CULLMAN, Ala. (AP) — When Wallace State Community College student Maci Key graduated Hayden High School, she says she didn't even know how to believe in herself.

That's despite having thrived as a dual enrollment student at Wallace State, making the drive to Hanceville three nights a week for college courses in the Machine Tool Technology Department after her high school classes were over. She enrolled her junior year in high school after something her teacher said sparked her interest in the male-dominated career field.

"It was something along the lines of 'women are very good in this field because they pay attention to detail,'" Key said. "Since then, I've learned a lot about who I am and how I can develop, not only through my technical field, but my personal skills as well. I've continually had to step out of this box that I've put myself in."

Her persistence and dedication to personal achievement have already broken down barriers. This past year, Key became the first Wallace State Lion to earn a national officer role as the current National SkillsUSA Secretary.

She's also the first national SkillsUSA student delegate from Alabama in three years and the first since Dustin Cagle served for Northeast Alabama Community College. Prior to that, she served as a state SkillsUSA college president and delegate over the past year and was voted to represent the organization as a national delegate.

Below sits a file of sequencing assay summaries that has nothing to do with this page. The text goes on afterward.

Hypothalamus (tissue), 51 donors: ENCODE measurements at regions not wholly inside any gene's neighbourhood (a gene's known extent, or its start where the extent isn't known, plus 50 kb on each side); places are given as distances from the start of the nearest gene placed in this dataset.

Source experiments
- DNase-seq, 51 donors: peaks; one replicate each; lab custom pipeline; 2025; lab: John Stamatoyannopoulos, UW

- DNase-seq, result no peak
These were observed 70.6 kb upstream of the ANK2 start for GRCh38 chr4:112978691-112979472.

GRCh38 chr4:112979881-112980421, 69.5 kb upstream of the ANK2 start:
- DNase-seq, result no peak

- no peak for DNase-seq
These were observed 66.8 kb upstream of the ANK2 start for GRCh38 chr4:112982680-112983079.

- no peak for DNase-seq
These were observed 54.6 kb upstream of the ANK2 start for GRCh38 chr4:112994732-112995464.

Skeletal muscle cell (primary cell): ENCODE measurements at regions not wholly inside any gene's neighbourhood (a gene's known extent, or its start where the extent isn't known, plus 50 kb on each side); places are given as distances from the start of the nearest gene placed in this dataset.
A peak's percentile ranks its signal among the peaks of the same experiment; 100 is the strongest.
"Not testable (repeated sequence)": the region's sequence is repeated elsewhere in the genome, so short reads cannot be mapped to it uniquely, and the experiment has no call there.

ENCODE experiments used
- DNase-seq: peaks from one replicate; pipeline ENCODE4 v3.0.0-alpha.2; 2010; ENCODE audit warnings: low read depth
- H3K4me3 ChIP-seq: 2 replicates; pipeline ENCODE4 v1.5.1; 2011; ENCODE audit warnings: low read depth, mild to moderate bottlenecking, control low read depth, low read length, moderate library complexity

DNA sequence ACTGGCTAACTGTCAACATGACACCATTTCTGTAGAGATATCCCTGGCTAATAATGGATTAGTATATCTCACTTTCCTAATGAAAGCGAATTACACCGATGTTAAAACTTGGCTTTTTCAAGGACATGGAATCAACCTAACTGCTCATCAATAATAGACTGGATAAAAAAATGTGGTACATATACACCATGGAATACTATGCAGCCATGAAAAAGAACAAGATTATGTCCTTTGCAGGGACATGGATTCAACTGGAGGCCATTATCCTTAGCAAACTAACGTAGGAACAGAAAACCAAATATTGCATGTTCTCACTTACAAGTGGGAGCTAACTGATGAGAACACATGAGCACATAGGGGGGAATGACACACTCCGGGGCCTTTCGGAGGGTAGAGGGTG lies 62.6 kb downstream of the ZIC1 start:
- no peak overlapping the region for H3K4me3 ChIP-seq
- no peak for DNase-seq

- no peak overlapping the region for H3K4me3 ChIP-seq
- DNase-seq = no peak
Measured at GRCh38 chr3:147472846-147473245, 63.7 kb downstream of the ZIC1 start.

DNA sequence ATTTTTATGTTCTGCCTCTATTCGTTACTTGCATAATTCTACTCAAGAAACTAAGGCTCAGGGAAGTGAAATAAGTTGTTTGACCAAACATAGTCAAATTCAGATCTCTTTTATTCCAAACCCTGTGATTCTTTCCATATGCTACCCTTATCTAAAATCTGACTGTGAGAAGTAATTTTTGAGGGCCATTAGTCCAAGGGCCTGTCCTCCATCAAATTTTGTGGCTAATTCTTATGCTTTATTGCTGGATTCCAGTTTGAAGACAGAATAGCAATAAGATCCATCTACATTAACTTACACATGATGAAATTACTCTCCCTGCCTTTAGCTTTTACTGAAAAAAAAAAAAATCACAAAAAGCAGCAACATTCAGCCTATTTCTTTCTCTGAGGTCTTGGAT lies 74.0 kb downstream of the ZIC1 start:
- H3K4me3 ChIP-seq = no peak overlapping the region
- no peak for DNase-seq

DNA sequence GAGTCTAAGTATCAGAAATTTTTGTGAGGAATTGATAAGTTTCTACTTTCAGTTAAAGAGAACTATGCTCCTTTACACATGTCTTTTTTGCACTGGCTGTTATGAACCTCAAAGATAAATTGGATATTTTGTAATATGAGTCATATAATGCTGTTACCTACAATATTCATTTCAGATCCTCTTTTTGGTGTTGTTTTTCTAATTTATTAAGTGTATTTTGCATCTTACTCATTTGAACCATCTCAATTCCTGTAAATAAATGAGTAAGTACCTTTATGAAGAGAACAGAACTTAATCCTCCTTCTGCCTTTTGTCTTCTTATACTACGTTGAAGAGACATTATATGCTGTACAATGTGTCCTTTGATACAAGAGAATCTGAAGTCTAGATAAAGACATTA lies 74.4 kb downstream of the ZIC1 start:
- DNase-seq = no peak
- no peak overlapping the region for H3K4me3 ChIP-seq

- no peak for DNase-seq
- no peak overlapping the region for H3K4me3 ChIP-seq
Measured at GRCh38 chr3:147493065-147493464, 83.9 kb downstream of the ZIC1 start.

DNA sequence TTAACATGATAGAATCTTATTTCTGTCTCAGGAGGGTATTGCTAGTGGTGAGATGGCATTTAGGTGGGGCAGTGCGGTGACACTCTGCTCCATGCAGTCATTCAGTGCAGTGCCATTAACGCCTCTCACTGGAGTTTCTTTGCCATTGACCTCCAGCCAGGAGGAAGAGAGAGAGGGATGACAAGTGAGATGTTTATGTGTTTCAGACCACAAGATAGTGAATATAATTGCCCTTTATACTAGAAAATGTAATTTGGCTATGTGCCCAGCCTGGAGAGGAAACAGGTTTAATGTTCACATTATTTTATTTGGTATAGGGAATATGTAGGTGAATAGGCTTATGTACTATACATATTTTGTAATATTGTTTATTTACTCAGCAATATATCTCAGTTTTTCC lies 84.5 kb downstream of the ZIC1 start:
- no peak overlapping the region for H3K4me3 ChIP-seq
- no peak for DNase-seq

SkillsUSA is a national nonprofit organization serving teachers and high school and college students who are preparing for careers in trade, technical and skilled service occupations, including health occupations. SkillsUSA serves more than 300,000 students and instructors annually. The organization has 13,000 school chapters in 54 state and territorial associations.

"I'm extremely grateful to be able to represent Wallace State Community College, the state and the SkillsUSA members across the nation as a National SkillsUSA Officer," Key said. "It meant a lot that our student delegates trusted me and my fellow National Officer Team to lead and represent them. It truly is a dream come true not only to be a National SkillsUSA Officer, but to be the first one to represent Wallace State. I hope to be able to bring all of the knowledge I gain from this adventure back to the Wallace State SkillsUSA chapter."

While in Louisville last summer, Key had to complete various tasks during her pursuit to be elected as a national officer, including speaking on items like professionalism, leadership, integrity and ethics and discussing ways she would encourage students across the nation to get involved with SkillsUSA-sponsored events.

Key was required to complete a written exam and also had to campaign for her position with items such as posters and pins. Key was voted as a national officer by her student delegate peers.

"This young lady is destined for greatness," said Jimmy Hodges, Wallace State's Dean of Applied Technologies. "Maci has chosen a career field where she is a non-traditional student and is standing tall. She is professional in her appearance and behavior and is a great speaker."

Key hopes to be an ambassador for the career paths less travel, so to speak.

"I've fallen in love with a trade that is male-dominated, and I couldn't be happier," she said. "Self-doubt is something I still struggle with every day. When I graduated high school, I didn't believe in myself enough to be a leader, but I've come a long way since then and learned so much. But most importantly, believing in yourself. That's all it takes."

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Information from: The Cullman Times, http://www.cullmantimes.com